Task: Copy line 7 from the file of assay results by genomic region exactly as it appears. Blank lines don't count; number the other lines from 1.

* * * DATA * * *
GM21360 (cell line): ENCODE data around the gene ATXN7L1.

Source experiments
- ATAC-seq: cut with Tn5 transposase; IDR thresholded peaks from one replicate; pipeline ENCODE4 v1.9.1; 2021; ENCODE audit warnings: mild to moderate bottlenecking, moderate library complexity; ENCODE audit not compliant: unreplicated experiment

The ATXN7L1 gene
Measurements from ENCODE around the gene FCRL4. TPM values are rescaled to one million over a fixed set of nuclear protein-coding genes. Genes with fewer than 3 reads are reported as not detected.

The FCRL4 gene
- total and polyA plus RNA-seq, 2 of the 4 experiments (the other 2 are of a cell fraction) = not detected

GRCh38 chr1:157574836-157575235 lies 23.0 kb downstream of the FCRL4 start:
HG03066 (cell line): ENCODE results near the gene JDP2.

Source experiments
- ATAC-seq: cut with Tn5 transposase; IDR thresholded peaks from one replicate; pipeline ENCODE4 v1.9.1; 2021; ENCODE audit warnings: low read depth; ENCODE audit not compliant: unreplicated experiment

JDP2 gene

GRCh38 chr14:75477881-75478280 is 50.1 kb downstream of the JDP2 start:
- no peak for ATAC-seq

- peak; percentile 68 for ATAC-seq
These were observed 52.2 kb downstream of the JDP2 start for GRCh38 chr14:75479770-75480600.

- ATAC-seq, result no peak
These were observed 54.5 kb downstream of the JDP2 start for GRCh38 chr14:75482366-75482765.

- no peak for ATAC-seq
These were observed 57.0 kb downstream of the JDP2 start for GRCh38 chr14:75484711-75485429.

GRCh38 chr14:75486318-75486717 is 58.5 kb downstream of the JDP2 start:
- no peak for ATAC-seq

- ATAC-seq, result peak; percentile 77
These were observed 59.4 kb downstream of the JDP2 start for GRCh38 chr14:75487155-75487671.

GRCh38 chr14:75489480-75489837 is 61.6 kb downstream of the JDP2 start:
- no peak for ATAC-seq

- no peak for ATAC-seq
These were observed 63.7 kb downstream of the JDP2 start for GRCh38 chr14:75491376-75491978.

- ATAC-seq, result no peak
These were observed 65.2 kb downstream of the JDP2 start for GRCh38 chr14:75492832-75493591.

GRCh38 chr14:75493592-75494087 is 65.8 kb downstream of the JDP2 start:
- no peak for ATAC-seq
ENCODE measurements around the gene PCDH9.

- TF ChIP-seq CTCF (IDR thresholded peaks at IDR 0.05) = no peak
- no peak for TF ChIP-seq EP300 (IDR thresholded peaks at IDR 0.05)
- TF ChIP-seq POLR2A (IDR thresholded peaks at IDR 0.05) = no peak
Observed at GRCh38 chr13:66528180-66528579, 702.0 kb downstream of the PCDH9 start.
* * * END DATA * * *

- total and polyA plus RNA-seq, 2 of the 4 experiments (the other 2 are of a cell fraction) = not detected